Sometimes you need to be reminded of just how much you enjoy something. Take tennis, for example. In an average week, you might drive past a tennis club and see mostly empty courts. But whenever a prestigious event like Wimbledon is on TV, tennis clubs around the world are suddenly jam-packed.
The same goes for poker. When there’s an event streaming on YouTube and Twitch, the live poker bug begins to crawl and local cardrooms fill up with people trying to scratch that itch.
You might have noticed the bug in yourself this week. Perhaps you’ve been watching live coverage of the European Poker Tour (EPT) and now you’re thinking: “I want to play more live poker in 2023”.
If that’s the case, PokerStars has got you covered. Just check the live schedule here.
But if you’re going to start travelling more for live poker next year, we’d recommend reading through this guide first.
A pro’s advice
At EPT Prague, we asked seasoned tournament pro David Docherty what advice he would give to anyone hoping to take the game more seriously and play more live poker in 2023.
He kindly offered us some wise words, but they come with a prerequisite: “You could follow all three of these tips and it still might not work out,” he says. “There’s no hard and fast answer to being successful in poker.”
They might not guarantee you’ll get results at your next event, but these tips will certainly hold you in good stead throughout the year.
1 – Get consistent advice
Don’t be the person who wins one tournament at their local cardroom and thinks they’ve got poker sussed.
Whether it’s hiring a private coach, joining a poker Discord study group, or just talking hands with a friend who’s on the same page as you, Docherty believes you need someone who can give you consistent advice and feedback on your game, and who you can bounce your poker ideas off.
“It helps you interpret information when you study,” he says. “If you interpret solver solutions wrong, there’s no point.”
Getting regular feedback on your game will help you improve quicker than going alone. “If you’re brand new to poker or you’re coming into poker at an early age, that’s great as you have a clean slate,” says Docherty. “You don’t want to develop bad habits.”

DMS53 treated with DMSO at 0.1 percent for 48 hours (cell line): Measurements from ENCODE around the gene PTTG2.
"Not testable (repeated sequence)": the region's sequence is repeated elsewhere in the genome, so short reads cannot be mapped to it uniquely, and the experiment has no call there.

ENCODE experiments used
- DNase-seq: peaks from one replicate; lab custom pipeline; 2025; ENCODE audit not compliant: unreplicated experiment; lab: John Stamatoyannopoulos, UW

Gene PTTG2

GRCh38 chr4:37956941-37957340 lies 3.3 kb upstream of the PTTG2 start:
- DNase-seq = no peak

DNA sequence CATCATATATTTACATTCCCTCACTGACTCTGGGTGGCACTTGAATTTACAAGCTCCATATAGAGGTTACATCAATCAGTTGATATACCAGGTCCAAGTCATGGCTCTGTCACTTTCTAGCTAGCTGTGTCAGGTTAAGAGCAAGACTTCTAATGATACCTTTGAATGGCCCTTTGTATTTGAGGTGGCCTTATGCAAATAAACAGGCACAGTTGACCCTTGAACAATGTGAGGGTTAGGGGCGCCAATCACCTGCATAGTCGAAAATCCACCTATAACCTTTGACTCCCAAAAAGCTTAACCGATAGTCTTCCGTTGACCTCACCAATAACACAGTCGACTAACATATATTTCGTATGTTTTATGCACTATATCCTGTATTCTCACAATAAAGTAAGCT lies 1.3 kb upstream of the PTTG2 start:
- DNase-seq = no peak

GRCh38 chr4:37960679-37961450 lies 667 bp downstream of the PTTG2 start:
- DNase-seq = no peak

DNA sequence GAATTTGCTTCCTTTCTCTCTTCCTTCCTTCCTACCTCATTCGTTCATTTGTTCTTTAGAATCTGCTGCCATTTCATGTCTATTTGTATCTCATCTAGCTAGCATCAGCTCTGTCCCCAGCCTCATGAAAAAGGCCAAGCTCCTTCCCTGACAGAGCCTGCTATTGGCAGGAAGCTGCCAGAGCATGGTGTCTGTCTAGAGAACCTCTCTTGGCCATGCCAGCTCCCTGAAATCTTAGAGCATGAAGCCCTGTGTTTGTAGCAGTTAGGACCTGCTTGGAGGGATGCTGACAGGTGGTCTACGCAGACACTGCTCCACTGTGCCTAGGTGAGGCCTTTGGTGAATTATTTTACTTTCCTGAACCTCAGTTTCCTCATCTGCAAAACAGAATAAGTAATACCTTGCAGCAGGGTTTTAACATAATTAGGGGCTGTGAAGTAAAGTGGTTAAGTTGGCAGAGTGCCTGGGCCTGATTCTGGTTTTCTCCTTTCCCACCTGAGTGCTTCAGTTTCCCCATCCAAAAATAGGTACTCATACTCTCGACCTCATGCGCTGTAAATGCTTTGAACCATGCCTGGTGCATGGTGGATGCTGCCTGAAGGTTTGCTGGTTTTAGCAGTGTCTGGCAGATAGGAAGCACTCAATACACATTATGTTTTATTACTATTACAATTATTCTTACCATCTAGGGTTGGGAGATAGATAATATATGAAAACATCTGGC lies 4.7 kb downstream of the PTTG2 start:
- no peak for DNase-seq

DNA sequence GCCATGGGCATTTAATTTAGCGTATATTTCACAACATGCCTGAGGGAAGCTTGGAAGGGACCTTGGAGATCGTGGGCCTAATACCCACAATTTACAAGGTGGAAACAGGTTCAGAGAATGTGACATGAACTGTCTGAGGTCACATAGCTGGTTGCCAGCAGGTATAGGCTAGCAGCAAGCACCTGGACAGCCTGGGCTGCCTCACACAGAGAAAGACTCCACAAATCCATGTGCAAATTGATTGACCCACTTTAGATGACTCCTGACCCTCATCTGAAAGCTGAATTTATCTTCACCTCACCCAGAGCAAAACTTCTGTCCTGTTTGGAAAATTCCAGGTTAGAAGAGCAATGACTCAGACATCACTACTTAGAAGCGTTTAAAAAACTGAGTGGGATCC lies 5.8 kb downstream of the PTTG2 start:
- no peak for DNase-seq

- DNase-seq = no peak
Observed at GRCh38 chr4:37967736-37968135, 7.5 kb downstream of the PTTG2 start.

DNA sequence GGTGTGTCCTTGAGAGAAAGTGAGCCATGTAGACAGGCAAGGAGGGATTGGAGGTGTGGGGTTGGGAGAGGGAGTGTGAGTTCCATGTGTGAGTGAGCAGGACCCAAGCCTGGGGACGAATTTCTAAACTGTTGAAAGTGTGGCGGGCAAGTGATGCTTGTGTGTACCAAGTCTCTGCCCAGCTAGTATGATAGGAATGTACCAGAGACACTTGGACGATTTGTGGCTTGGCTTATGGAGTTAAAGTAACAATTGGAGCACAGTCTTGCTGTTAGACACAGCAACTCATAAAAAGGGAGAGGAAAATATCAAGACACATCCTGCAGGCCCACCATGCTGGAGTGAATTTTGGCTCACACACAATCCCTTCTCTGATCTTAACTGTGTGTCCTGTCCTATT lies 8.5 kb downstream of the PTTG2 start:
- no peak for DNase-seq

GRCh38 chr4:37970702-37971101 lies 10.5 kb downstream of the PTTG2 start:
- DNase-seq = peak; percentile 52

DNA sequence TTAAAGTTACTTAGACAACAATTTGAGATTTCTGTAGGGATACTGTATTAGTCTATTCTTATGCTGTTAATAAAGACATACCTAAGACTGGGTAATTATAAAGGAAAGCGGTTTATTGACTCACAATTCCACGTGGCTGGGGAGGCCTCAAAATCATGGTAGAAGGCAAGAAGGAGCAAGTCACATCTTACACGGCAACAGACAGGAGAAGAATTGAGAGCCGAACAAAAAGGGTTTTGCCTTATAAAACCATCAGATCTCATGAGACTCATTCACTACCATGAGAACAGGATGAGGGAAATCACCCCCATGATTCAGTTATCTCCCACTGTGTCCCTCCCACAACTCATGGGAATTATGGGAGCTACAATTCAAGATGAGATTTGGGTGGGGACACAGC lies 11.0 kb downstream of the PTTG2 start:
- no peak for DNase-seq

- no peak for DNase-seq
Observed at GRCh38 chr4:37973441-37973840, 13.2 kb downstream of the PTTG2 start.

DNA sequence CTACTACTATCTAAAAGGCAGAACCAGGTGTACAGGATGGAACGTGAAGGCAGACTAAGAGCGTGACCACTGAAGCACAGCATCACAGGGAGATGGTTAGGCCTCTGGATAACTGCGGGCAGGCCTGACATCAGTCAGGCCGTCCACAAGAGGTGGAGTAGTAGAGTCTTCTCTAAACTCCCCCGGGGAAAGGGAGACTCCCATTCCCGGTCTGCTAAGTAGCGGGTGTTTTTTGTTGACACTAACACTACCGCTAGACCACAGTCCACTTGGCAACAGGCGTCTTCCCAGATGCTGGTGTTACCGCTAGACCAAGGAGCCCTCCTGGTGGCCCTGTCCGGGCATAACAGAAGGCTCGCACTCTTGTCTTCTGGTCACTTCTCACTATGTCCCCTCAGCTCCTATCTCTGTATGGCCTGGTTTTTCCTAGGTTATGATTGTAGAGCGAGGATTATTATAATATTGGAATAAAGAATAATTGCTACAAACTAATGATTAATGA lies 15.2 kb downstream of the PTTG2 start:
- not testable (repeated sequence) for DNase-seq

2 – Put in volume
If you’re going to travel to a poker event, try not to put all of your eggs into one tournament basket. Maximise each trip you take by playing as much as you can while you’re there.
“I play everything at a poker festival,” says Docherty. “That’s partly me trying to stay grounded a little bit, but I also know that if I don’t play them, my volume will go down. Smaller buy-in tournaments often provide some of the biggest ROI you can get.”
3 – Work on your mental resilience
Docherty can’t stress enough the importance of being mentally resilient when live poker isn’t going your way.
“Poker and variance can do things to you that you just don’t think are possible, and sometimes it can go on and on and on,” he says.
“A common trait among young players is to tell bad beat stories. You’ve got to realise that’s happening all over the world on different tours to different people every single day. It might sound harsh, but no one really cares. And I say this as someone who used to be like that.
“You have to detach yourself from that and accept that you can’t control what happened and move on to the next one.”
Start grinding satellites
There’s no getting around the fact that travelling for live poker can get expensive. First, you’ve got your travel, then you’ve got your accommodation, and that’s all before you’ve even stepped foot in a tournament registration line.
But there’s a way to have all of that taken care of for you.
Satellites are simply a great way to keep costs down while also giving you an opportunity to play events that might be too big for your bankroll.
For big events like the EPT, online satellites run for months on the PokerStars client, giving you the chance to win a full package covering your Main Event buy-in, hotel for the duration, and spending money to help cover your travel.